For 25 years, Reebok’s iconic Pump system has been found in basketball and lifestyle sneakers. In April, it made its debut in a running shoe.
The ZPump Fusion is built on an updated Z Series sole, but it’s the upper that’s revolutionary: One piece of fabric wrapped around a slimmed-down, sleeker, and lighter version of the Pump bladder. There’s no tongue or foam, just a super-customizable sheath that grabs your midfoot and heel and locks you down for optimal support while allowing for complete natural motion.
“Sometimes you get displacement between your foot and the shoe upper, some slop,” says Paul Litchfield, Vice President of Reebok Advanced Concepts and the inventor of the Pump. “The Pump system add this level of fit where you don’t get that.”
Litchfield worked with Bill McInnis, head of Reebok’s global running, over a period of two years to develop the ZPump Fusion. Their teams went through roughly 10 prototypes and multiple rounds of testing before settling on the final elegant and eye-catching design.
“It doesn’t look like a traditional running shoe,” Litchfield says. “And I think that’s awesome.”
In this extended version of our interview with Litchfield, we chat more about the ZPump, how the tech can be used in other sports gear, and the legacy of that first Pump shoe, launched more than 25 years ago.
The best of the NBA will be in NYC this weekend for the 2015 All-Star Game. The events are split between Barclays Center (home of the Brooklyn Nets) and Madison Square Garden (the Knicks’ house). And when LeBron and Steph Curry and KD and Chris Paul and Russell Westbrook defend on the Big Apple, they’ll be bringing all kinds of special gear, from shoes to clothes to electronics.
We can’t run down every piece of gear that will be worn on and off the court, so we’re going to focus on some of the shoes players will wear over the course of the weekend.
At a big-deal event in New York last Thursday, Adidas gave the world its first look at the latest in running footwear: the Ultra Boost. "It's a game-changer for runners, and a step change for our industry," adidas executive board member Eric Liedtke said. "We feel like we have the best running shoe ever made."
As smartphones and tablets become more and more a part of our everyday lives, more and more people are coming up with ways to bring cutting-edge tech into the world of sports. Sometimes that means putting sensors inside a ball to collect data and help you train; other times it involves wearing a sensor to track your activity. In nearly ever case, information is dumped to a phone or tablet app which helps you make sense of it and improve your skills.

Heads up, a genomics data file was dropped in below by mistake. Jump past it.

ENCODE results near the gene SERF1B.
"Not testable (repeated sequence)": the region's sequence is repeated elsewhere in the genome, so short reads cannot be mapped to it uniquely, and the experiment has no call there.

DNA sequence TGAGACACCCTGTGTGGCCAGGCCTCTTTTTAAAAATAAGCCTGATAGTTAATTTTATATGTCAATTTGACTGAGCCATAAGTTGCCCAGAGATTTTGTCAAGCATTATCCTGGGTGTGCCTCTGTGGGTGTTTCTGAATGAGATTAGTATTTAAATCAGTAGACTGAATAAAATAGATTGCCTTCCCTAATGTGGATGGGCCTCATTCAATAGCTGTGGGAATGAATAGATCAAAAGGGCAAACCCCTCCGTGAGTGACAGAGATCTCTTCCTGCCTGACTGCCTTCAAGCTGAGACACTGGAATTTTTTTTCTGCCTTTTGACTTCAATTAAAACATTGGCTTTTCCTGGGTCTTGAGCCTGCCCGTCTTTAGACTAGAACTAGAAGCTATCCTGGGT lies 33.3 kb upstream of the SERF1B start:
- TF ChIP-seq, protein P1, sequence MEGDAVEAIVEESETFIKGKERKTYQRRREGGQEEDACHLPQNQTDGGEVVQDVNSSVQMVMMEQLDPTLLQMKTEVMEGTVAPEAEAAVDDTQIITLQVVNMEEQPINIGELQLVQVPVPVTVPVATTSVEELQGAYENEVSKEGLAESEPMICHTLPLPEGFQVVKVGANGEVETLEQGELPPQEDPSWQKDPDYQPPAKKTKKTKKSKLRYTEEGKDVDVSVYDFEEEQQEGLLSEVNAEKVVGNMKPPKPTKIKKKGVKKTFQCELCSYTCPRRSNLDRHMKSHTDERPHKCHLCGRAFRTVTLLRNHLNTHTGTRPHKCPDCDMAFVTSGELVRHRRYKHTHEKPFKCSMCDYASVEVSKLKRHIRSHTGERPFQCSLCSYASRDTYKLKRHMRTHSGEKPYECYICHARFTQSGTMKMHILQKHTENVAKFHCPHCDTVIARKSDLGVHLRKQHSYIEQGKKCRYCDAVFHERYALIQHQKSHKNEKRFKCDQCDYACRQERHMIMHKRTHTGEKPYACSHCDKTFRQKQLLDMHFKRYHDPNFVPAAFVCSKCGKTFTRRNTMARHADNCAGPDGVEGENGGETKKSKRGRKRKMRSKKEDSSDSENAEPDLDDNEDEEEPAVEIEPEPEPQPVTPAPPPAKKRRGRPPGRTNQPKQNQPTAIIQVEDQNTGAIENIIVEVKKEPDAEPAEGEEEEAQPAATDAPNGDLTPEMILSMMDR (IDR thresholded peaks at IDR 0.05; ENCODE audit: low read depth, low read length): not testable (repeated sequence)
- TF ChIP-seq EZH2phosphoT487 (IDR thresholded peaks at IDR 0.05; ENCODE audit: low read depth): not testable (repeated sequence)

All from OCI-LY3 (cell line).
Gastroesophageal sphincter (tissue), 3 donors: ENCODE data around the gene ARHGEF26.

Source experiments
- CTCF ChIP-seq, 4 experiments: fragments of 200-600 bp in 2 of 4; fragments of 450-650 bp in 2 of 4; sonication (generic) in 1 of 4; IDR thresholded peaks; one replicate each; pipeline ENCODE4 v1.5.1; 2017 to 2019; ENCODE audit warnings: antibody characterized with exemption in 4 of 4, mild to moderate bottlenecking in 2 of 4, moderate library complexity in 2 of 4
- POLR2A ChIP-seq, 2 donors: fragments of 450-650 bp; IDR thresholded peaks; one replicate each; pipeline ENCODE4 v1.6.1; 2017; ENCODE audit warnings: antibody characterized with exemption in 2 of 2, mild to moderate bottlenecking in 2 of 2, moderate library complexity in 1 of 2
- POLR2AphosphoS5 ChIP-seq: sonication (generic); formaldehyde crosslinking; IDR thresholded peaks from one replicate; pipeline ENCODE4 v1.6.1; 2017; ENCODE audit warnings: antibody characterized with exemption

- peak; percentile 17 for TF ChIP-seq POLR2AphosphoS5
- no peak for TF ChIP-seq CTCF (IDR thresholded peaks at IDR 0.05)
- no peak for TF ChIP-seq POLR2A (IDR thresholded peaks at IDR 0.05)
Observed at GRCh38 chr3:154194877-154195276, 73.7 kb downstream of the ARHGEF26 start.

So in a lot of ways, you might look at ShotTracker and think, "Seen it." But look again. The basketball-focused sensor and app, which were released in November, utilizes a net sensor and one you wear on your wrist to track things like how many shots you've taken and made, where on the court you've shot from, and how much time you've spent shooting around. (You can use any basketball you already own.) All this info is sent to the player app in real time, so the data and analysis are ready as soon as you're done with your workout. You can also stack your stats up against your friends and teammates to see who has the hottest hand.
Need some cool gift ideas? Look no further! Sports Illustrated Kids has you covered with the hottest sneakers, tech, and gear for the holidays. Click the images below and discover some great stuff!
The 2015 NBA All-Star Game is still more than two months away. But today Adidas gave us our first look at what the players will be wearing when they take the Barclays Center court on February 15.
Eastern Conference All-Stars will wear white unis with red, white, and blue stripes, while the Western Conference players will wear black jerseys with the same striping. The typical NBA logo on the top left of the shirt will be encased with a star and the wording “NYC 15” underneath it.
Both jerseys will also have a vertical row of five stars running down the side of the shirt. Each star has a unique design and represents one of New York City’s five boroughs. Per Adidas:
Queens: a pattern inspired by the stainless steel orbit rings of the borough’s iconic Unisphere that was built for the 1964 World’s Fair at Flushing Meadows – Corona Park
Staten Island: a wave pattern to signify its surrounding waters
Manhattan: a taxi-cab checkered pattern represents the pace and energy of the world’s most cosmopolitan city
The Bronx: a vinyl record pattern to pay homage to the birthplace of hip-hop and the rich musical legacy of New York City
Brooklyn: a brick pattern inspired by the iconic brownstone houses and buildings that make up the neighborhoods of the city’s most populous borough
We’ve written about Zepp Labs and its neat sensor that attaches to all sorts of sports equipment before. But today the company launches a major refresh of its app which makes it a way more powerful training tool.